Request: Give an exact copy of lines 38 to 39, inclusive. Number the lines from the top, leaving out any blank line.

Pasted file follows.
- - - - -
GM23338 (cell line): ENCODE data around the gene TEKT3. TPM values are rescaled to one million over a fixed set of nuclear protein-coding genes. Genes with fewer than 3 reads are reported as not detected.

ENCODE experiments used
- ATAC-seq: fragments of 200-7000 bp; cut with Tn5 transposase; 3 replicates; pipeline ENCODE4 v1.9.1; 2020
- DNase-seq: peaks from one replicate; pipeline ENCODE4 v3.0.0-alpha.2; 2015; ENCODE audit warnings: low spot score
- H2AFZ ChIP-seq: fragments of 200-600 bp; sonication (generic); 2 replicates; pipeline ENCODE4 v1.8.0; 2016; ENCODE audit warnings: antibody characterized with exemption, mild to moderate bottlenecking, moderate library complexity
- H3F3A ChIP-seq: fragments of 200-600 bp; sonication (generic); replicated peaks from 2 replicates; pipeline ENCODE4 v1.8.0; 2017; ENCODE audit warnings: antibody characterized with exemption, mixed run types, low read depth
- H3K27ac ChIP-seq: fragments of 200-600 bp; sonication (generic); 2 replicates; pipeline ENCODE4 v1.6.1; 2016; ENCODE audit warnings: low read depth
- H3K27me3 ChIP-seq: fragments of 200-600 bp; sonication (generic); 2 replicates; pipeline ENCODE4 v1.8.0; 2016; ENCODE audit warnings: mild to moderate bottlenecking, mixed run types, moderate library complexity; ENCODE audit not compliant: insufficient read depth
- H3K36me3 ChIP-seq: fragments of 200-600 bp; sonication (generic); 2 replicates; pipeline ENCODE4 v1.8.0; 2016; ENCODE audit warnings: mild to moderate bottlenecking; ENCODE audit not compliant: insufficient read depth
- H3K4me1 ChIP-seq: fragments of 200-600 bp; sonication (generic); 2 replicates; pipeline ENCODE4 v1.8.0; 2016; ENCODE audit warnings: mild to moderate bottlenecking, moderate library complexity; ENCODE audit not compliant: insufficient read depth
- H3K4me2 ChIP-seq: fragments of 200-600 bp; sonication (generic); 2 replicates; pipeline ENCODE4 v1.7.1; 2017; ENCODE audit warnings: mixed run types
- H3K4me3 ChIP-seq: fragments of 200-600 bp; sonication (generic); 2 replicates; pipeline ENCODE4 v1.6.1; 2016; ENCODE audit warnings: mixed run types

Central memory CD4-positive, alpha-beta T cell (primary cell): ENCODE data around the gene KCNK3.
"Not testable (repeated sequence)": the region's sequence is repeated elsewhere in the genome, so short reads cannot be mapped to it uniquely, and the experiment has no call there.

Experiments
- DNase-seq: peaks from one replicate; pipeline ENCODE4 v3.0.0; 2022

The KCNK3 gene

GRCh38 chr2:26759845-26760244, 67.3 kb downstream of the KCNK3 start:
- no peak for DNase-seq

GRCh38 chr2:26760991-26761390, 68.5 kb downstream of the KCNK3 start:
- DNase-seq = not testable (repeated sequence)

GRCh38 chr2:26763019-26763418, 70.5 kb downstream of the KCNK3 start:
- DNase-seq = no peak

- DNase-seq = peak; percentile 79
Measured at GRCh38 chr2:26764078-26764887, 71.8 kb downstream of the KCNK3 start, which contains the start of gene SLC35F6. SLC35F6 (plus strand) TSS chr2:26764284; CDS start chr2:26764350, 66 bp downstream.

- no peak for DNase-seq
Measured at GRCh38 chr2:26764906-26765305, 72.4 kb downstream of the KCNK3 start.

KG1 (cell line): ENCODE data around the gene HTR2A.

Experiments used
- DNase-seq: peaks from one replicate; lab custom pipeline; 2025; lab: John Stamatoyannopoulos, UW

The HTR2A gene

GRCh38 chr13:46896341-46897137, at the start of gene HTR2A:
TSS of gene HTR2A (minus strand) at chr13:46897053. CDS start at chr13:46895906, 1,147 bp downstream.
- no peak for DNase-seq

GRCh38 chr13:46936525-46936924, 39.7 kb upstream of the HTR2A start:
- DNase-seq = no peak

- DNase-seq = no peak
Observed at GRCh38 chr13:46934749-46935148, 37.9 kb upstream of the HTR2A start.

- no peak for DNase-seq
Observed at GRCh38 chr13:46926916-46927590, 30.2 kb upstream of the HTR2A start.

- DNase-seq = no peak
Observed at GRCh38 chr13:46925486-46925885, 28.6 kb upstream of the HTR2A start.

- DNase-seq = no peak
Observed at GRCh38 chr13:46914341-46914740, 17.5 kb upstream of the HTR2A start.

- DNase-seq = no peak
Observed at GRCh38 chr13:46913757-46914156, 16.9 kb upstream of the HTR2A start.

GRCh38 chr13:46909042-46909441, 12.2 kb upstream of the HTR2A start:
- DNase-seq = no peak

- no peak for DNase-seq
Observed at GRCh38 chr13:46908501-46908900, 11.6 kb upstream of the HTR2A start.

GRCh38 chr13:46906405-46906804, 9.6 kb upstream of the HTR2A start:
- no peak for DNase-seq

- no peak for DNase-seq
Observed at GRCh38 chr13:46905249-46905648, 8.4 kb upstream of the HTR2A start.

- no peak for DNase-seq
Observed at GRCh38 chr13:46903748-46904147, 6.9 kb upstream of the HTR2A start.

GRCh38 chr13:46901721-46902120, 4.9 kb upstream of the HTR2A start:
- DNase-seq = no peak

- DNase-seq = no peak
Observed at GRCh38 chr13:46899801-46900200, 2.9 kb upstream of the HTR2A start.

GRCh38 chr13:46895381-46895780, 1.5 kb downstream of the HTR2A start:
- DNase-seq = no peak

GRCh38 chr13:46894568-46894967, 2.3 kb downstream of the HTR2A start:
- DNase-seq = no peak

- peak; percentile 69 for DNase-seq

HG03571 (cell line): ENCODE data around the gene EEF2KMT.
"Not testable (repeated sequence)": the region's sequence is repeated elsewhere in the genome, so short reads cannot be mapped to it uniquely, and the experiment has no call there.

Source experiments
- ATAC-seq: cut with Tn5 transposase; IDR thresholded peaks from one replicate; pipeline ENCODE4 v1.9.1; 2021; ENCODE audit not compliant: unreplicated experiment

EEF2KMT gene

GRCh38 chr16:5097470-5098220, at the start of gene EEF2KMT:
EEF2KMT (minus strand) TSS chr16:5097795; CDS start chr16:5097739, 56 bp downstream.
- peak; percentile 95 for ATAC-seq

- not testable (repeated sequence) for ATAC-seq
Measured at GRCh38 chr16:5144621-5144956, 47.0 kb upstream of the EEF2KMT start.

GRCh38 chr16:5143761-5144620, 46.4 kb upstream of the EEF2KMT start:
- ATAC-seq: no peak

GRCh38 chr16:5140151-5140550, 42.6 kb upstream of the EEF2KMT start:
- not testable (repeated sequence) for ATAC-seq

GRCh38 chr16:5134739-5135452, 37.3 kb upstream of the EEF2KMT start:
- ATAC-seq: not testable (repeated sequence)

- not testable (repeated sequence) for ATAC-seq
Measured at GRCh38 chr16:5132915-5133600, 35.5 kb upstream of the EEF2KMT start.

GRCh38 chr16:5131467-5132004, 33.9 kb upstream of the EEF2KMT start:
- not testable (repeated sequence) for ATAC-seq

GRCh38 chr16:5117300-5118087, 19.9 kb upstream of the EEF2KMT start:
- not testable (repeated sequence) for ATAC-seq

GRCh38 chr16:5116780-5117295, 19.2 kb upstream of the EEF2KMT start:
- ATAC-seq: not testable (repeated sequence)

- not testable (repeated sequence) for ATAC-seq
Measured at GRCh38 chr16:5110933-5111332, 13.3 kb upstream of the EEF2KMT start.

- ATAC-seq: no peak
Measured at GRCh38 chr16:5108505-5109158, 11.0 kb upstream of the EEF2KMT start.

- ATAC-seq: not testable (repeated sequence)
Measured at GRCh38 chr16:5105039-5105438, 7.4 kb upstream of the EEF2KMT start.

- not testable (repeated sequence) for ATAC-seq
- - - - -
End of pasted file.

Observed at GRCh38 chr13:46934749-46935148, 37.9 kb upstream of the HTR2A start.

- no peak for DNase-seq